A guide to cat cafes in Tokyo
Sip a latte, flip through a manga, surf the Internet -- or have a cuddle with a feline friend at one of Tokyo's many cat cafés.
At first glance, these places appear to be normal, cozy cafés, with sofas and coffee cups and shelves of magazines.
Upon closer inspection, however, cats of all stripes can be found reclining on top of drink machines, in corner baskets or in the laps of lucky patrons.
Humans can't get enough of the catmosphere.
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The cat ("neko," in Japanese) cafe trend is relatively new.
Machida's Neko no Mise (tel. +81 (0) 42 722 0544), which claims to be the oldest cat café in the Kanto area, just turned five.
About 100 neko cafes can be found in Japan, according to the nekocafe map (with a few outliers in South Korea and Taiwan). More than 50 of the cafes are in Tokyo proper, with almost 70 in the greater Tokyo area.
Paying money to hang out with cats (the average cost is about ¥1,000 an hour) may seem like a strange concept, and the realm of batty old ladies with frizzy hair and multiple scarves, but the customers patronizing the cafés tell a different story.
On a recent Sunday, Neko no Mise's clientele was made up mostly of couples in their 20s and 30s, with a few singles mixed in. There wasn't a bedazzled pair of spectacles or hand-knit sweater in sight.
The popularity of these cafés as date spots is further corroborated by a visit to Shimokitazawa's Cateriam (tel +81 (0) 3 3468 8114), where lace-skirted ladies and their mohawked men ooh and ahh over the kitty antics.
At Nekobukuro (tel +81 (0) 3 3980 6111) on the top floor of Ikebukuro's Tokyu Hands, a couples' discount is offered in the form of a "pair ticket."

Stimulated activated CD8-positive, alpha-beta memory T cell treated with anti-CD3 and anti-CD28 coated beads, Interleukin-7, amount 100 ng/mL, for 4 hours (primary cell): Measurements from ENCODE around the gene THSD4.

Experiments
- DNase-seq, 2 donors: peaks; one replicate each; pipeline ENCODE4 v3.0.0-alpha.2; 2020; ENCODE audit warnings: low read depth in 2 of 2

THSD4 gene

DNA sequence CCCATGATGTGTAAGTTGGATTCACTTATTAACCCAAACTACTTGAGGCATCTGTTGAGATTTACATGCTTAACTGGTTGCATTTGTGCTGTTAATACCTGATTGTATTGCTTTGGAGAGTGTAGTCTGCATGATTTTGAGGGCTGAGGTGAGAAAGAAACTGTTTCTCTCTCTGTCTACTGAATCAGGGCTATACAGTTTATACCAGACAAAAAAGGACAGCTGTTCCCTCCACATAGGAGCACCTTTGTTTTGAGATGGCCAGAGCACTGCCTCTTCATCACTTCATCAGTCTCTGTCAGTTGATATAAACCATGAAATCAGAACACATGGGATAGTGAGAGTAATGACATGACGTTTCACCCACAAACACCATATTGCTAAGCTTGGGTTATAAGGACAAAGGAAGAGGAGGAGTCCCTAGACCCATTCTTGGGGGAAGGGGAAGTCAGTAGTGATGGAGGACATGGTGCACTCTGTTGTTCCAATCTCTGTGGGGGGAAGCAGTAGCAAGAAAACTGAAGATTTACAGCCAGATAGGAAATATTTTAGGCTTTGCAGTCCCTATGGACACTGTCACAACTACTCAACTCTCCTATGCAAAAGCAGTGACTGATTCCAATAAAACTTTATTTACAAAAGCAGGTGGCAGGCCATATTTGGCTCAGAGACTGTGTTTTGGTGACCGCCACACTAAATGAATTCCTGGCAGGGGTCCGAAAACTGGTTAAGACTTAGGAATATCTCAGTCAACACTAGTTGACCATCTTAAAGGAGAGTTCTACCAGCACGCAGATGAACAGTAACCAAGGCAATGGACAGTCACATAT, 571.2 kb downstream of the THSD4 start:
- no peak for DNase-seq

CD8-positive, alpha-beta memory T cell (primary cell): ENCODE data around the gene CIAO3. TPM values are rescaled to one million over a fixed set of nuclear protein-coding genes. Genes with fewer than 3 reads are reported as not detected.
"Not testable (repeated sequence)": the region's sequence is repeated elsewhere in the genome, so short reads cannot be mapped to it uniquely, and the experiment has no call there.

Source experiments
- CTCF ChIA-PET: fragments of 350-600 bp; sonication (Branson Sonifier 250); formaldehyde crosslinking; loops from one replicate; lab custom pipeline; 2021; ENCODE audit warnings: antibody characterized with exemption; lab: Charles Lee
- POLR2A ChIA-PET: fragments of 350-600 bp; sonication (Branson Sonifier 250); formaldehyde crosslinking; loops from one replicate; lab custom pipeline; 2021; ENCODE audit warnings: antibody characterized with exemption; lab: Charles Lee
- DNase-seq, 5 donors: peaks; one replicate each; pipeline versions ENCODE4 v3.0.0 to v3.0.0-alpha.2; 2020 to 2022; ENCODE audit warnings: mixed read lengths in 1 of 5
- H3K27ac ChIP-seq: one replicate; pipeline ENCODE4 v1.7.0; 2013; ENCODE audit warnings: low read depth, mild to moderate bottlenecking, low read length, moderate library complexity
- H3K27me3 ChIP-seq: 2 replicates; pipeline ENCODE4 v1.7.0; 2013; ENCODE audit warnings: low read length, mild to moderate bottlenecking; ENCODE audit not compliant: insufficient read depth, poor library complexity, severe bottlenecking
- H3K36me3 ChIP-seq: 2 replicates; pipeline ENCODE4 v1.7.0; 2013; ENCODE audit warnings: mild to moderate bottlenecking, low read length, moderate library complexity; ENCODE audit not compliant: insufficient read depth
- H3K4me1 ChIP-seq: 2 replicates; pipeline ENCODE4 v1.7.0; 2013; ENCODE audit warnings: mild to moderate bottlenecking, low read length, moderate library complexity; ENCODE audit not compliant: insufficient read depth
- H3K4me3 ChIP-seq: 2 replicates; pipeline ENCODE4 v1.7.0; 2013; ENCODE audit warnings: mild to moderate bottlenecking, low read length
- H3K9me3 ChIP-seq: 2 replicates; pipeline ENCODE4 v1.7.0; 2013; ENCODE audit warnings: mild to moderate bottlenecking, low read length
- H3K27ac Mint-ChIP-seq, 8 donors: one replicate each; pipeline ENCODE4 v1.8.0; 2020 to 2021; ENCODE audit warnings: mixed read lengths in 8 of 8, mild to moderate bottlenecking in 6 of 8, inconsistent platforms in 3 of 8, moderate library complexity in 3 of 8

However, "it depends on the time," says a Neko no Mise staffer. "We have more couples on weekends, and more singles during the week. All kinds of people come to the café."
A gaggle of girlfriends squeal and shoot pictures with their mobile phones nearby. Several people sport hefty digital SLRs with big lenses.
The cat café boom has in turn spawned countless blogs documenting the furry friends. Some cats even have their own mixi profiles.
One such blogger, a Japanese amateur photographer who calls himself Jack, says he goes to cat cafés because he likes watching his favorite cats grow up.
"Cat cafés make me feel nostalgic, because I had cats in my childhood," he says. "My hobby is photography -- I think the cat is one of the best subjects."
Neko cafes aren't for everyone.
One reluctant visitor named Yuko says, "My sister wanted to go so badly, she took me to one. It was ... well, weird I thought. People just hanging out there with the cats, but you're not allowed to wake them up or pick them up, they were just watching the cats and smiling and stuff ... it was a little scary."
With cat cafes proliferating all over Japan, you can decide for yourself. Get your kitty fix, down some caffeine and maybe meet another cat-crazy single to snuggle up to.